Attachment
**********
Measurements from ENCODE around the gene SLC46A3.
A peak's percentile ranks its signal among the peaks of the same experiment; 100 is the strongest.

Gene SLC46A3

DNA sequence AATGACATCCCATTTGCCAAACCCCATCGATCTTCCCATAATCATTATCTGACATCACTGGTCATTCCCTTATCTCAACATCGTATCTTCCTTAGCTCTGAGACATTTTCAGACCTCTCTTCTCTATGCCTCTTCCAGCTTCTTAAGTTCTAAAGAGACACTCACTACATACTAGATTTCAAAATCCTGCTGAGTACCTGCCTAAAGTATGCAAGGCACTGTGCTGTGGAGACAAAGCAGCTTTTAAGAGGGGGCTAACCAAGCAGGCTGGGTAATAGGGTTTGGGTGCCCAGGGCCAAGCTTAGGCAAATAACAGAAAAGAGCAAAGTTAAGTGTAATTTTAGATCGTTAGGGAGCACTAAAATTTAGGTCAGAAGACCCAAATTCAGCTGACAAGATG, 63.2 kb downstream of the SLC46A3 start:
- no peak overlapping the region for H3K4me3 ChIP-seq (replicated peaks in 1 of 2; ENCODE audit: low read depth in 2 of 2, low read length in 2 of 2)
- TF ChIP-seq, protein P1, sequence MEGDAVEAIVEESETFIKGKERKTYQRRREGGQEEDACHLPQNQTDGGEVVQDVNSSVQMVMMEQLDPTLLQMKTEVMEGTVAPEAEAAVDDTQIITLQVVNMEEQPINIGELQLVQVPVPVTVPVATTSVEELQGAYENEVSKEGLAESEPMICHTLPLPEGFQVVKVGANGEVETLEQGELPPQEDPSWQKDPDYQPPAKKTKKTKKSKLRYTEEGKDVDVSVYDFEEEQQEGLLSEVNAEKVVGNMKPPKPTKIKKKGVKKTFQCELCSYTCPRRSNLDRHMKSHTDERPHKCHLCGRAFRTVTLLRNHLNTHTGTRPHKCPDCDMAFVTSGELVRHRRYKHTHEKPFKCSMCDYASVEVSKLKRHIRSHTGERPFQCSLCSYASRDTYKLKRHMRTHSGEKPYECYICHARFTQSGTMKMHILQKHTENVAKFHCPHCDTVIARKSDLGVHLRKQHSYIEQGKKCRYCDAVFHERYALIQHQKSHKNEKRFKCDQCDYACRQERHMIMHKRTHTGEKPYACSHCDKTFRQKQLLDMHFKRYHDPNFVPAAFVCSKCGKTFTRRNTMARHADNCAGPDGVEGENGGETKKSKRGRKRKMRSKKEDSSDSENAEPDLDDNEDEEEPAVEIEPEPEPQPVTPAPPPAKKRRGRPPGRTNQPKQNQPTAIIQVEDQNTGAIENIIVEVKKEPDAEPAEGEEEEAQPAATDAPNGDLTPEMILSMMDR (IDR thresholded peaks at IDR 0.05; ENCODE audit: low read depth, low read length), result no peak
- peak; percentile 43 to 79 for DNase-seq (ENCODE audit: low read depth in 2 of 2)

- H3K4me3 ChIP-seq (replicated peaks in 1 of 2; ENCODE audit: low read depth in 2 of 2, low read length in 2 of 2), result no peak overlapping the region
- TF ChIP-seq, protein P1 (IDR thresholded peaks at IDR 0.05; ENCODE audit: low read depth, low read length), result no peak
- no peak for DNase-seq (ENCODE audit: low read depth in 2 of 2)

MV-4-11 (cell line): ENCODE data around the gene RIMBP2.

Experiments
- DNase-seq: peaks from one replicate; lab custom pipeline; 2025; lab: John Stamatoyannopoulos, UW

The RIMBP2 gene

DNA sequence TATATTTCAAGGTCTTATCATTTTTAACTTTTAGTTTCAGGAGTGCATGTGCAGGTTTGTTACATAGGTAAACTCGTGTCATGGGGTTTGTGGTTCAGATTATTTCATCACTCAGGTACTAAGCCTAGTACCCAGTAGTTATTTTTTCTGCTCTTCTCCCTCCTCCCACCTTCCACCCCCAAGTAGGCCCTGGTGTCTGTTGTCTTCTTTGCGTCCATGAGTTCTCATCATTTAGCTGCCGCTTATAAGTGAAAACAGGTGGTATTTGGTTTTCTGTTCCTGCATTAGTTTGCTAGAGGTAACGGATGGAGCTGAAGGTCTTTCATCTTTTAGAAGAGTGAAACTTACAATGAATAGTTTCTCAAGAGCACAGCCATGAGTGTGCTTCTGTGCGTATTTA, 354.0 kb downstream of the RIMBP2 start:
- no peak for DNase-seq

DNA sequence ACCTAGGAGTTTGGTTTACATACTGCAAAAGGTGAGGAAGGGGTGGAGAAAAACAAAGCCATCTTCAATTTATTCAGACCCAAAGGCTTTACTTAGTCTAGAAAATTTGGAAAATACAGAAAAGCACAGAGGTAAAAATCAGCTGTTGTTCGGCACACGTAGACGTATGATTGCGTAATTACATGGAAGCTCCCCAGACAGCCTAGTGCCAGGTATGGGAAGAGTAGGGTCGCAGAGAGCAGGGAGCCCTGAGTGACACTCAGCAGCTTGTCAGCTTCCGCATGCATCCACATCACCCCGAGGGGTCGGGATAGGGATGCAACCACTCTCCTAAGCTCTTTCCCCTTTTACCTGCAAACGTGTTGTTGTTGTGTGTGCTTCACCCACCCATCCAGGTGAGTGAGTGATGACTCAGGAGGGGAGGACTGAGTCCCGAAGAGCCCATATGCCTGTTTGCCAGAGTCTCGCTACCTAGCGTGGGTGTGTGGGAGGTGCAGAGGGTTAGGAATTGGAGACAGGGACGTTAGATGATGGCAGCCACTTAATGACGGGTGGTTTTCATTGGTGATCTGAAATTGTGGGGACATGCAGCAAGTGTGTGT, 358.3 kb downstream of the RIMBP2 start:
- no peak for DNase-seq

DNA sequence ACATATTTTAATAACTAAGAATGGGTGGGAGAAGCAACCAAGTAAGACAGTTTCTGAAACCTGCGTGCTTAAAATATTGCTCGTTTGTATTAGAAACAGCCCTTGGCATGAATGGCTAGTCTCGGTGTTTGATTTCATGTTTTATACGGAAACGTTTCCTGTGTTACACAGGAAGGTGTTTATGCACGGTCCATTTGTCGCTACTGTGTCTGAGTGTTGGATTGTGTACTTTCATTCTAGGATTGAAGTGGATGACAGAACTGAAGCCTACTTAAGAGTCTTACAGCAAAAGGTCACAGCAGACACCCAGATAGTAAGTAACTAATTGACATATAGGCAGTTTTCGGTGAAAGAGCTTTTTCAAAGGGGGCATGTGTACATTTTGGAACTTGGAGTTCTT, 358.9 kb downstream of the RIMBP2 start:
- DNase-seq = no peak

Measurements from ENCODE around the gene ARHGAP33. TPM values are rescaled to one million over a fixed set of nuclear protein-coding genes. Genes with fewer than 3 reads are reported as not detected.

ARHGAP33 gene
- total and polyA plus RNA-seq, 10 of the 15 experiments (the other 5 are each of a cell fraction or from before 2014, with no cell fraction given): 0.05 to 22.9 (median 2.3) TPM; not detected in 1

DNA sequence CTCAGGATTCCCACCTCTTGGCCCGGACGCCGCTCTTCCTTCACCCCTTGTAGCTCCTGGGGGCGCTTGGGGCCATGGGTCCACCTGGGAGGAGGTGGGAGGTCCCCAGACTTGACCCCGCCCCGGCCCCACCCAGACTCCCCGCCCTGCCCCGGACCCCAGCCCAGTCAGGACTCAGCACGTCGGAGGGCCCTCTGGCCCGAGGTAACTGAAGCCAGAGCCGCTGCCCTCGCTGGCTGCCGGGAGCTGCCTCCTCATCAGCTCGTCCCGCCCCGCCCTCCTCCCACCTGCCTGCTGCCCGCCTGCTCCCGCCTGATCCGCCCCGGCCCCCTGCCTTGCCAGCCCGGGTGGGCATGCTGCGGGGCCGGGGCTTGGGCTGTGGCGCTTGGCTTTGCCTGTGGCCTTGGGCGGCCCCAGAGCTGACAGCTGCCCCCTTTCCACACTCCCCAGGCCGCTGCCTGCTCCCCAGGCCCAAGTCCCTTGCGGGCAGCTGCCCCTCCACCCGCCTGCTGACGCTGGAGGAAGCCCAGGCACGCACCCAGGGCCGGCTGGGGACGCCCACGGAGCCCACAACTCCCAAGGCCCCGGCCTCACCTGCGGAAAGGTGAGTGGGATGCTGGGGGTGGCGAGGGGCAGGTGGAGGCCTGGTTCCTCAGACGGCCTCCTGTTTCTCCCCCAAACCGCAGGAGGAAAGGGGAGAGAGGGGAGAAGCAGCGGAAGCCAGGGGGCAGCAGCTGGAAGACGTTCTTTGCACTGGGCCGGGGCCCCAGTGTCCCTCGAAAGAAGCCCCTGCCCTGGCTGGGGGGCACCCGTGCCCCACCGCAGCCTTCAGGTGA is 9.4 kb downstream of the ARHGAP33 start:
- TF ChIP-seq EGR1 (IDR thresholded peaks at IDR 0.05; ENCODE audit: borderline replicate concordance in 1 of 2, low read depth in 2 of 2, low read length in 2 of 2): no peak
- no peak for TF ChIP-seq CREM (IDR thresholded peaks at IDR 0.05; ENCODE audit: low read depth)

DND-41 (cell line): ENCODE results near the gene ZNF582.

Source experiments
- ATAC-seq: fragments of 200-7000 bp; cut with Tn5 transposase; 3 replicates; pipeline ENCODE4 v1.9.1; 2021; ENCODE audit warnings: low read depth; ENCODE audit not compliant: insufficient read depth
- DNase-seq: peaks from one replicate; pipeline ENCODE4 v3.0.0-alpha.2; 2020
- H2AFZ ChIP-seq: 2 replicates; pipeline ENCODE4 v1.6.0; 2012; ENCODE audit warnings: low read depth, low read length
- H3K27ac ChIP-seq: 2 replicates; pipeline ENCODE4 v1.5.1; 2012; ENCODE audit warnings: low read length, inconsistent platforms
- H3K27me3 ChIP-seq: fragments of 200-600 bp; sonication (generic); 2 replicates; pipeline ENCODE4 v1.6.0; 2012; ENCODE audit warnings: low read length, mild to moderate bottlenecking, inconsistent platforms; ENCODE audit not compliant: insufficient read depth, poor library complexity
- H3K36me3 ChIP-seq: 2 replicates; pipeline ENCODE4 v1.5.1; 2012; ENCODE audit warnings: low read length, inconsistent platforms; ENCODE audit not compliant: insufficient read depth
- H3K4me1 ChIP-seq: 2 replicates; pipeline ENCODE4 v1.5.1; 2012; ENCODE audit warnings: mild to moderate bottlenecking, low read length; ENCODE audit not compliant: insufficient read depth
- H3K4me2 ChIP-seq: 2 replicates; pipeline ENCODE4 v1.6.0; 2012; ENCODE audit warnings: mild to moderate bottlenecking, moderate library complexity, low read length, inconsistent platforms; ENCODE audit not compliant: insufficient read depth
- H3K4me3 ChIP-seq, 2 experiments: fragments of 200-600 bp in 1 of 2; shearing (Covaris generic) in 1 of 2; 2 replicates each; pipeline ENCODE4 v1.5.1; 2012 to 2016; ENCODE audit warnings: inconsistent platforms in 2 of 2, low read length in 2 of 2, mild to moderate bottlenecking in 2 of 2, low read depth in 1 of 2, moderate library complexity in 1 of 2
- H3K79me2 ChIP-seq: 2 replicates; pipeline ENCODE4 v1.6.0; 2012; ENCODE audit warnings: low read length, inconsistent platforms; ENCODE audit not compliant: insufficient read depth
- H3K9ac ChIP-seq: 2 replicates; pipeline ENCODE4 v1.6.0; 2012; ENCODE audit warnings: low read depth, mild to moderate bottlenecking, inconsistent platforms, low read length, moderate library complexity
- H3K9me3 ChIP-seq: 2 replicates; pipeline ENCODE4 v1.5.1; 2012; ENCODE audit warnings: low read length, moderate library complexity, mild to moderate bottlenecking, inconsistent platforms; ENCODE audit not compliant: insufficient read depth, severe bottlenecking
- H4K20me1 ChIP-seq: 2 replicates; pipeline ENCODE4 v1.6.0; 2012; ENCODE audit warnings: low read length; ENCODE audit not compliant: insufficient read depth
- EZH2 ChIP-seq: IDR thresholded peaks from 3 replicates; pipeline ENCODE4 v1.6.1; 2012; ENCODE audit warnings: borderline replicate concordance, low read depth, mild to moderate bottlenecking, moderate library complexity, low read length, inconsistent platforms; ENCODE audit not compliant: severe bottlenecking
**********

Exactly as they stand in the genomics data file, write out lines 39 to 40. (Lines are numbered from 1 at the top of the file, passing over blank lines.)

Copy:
- H3K9ac ChIP-seq: 2 replicates; pipeline ENCODE4 v1.6.0; 2012; ENCODE audit warnings: low read depth, mild to moderate bottlenecking, inconsistent platforms, low read length, moderate library complexity
- H3K9me3 ChIP-seq: 2 replicates; pipeline ENCODE4 v1.5.1; 2012; ENCODE audit warnings: low read length, moderate library complexity, mild to moderate bottlenecking, inconsistent platforms; ENCODE audit not compliant: insufficient read depth, severe bottlenecking